As I prefer to read interesting stuff, I’ve been avoiding the ballyhoo about the proposed FTC regulation affecting bloggers who review books or other products. My bad. Today I found out it will affect me and my little blog reviews as of December 1, 2009.
I don’t profess to understand it all, but in an effort to protect people from being mislead by advertisers, manufacturers, and endorsers of goods and/or services (that’s me), the FTC says we must disclose a “compensation arrangement or other material connection” with whoever sends us books (or products) to review.
Apparently the US FTC thinks us bloggers who get books for free are a threat to the public. We are automatically considered biased, and probably dishonest. They think we are going to lie and give glowing reviews just so we can continue to get free books.
They don’t mind professional reviewers who get paid since they think people are smart enough to realize the paid reviewers might be biased. But if I can’t prove I gave my honest, unbiased opinion, and I received the book for free—with or without being required to post a review—I can get in big trouble. I can be sued and fined and possibly punished in other ways that could make my life miserable if I don’t tell you all about any connections to anyone who sends me books to review.
So here it is, as clearly as I know how to say it:
I get books for free and am asked to provide an HONEST review of them.
I am asked to post the review on my blog and on one public site that accepts book reviews, such as Amazon.com.
I am allowed to keep the books or get rid of them. They don’t ask me what I do with them after I’m done with my review.
If I decide I don’t want to review any more books, they don’t make me, don’t punish me, and probably don’t care.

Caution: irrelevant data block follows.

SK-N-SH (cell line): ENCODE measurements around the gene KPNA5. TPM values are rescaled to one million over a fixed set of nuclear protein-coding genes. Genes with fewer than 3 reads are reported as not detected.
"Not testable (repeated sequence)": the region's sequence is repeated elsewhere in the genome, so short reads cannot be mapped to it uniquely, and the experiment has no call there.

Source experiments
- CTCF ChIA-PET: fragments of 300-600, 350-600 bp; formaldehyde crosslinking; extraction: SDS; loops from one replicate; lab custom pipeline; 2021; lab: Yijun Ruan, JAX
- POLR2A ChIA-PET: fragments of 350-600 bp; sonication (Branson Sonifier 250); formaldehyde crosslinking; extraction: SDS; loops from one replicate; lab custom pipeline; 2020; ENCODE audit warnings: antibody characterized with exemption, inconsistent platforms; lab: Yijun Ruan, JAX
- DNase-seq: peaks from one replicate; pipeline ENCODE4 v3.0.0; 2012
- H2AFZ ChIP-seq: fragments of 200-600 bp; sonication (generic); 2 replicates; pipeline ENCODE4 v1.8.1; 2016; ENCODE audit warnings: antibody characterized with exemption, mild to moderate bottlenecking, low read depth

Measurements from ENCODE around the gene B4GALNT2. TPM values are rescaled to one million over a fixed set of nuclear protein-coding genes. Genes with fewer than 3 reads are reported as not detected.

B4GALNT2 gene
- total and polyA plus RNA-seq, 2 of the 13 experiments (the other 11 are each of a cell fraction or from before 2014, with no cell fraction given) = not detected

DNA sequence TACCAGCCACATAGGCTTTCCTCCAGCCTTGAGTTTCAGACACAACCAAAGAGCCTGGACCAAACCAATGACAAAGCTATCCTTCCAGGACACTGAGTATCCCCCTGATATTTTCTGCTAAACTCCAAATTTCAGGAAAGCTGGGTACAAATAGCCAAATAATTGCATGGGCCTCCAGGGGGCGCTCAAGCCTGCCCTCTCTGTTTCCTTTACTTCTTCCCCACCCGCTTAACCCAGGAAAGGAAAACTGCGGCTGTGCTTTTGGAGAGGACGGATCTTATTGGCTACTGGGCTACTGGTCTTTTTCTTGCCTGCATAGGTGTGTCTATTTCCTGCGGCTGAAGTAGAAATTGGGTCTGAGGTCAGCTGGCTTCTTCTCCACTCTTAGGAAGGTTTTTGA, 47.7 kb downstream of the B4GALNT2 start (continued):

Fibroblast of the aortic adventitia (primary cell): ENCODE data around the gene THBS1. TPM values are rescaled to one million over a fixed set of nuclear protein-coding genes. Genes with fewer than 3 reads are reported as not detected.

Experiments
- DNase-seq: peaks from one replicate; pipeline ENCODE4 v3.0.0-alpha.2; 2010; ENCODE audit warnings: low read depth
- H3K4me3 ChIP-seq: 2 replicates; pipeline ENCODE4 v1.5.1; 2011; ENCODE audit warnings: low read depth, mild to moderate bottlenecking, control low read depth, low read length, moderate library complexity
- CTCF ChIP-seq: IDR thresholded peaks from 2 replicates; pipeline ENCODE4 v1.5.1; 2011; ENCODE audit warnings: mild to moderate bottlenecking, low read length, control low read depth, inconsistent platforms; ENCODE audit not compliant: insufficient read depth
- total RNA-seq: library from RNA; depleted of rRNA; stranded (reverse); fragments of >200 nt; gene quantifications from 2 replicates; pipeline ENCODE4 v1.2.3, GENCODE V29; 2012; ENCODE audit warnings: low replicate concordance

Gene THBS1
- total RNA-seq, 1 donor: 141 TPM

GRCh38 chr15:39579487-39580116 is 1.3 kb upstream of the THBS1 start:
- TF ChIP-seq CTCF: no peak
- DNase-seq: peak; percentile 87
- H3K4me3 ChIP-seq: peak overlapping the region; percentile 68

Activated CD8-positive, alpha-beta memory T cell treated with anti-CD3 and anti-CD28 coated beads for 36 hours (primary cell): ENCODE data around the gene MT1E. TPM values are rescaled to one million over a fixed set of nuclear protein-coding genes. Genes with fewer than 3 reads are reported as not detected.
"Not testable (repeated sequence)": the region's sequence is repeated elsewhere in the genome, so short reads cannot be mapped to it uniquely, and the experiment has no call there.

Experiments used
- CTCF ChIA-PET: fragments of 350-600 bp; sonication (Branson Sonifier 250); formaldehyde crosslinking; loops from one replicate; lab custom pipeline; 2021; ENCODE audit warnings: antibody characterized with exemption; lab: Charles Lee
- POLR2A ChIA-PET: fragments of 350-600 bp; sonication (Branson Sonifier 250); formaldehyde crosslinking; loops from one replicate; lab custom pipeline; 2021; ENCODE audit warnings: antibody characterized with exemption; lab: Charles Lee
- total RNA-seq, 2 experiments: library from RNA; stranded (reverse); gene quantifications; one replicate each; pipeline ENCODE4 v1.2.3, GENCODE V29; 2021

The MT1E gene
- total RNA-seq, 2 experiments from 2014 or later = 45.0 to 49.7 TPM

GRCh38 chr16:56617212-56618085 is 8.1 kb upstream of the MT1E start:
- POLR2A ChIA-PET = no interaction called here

Thomas Nelson usually restricts me from getting another book until I post my review of the one I already have, but once in a great while they let me have a second book simultaneously in connection with a special promotion.
They let me put cool little buttons and other advertising thingamajigs on my blog, but I do not have to put them there. I freely chose to put them there because I like flashy things.
If you click on any of those images on my sidebar, I do NOT benefit in any way.
I haven’t received any books from WaterBrook Multnomah yet, but since they have cute things to put in my sidebar, for free, I put it on my blog. When I actually do a review of one of their books, I will tell you.
I don’t get any money, fame, or recognition for my reviews other than a polite thank you, which appears to be computer generated, after I notify them I would like to review a book.
My sole connection and/or arrangement with publishers, agents, authors, or other book providers is limited to giving my HONEST, UNBIASED, opinion of the book.
So far no one has expressed interest in paying me for my reviews, and nobody has paid to read them either. If someone ever pays me in money, or otherwise, I will tell my readers.
Under no circumstances will I be influenced by anyone when writing my reviews. I try to be polite, but if I don’t like something, I will tell you so.
Even the FTC recognizes that book reviews are subjective, but just in case I’m supposed to point that out—PLEASE read my reviews with the understanding that you might not like the book even if I do, or you might like it even if I don’t.
My reviews may look biased since most are favorable, but that simply reflects the fact that I get to pick the books I want to review from the list of books the publisher has available. I avoid books that look like I wouldn’t be interested in reading them. If they sent them at random, I would probably encounter some I didn’t care for, but I’m not willingly going to spend precious hours of my life reading stuff I don’t like.
In a further effort to comply with the new, and in my opinion ridiculous, FTC regulation, I’ve updated my Book Review page introduction. I’m in the process of putting a disclaimer on each review I’ve already posted, and will continue to do so in the future. Just to cover all the pages, I’ve added this post as a disclaimer, too.
If you review books, products, or services on your blog, you might want to read this easy-to-understand post by a lawyer on The Boston Bibliophile site: http://www.bostonbibliophile.com/2009/10/guest-post-ftc-faq-for-book-bloggers.html
If I run across other sites that clarify this regulation, I’ll add it later.
So, is there any doubt in your mind that I am trying to comply with the FTC rules? Have you protected yourself with a disclaimer on your blog? What do you think about this government oversight of amateur, unpaid bloggers?
Does anyone know if this applies to reviews where we bought the books or borrowed them from the library?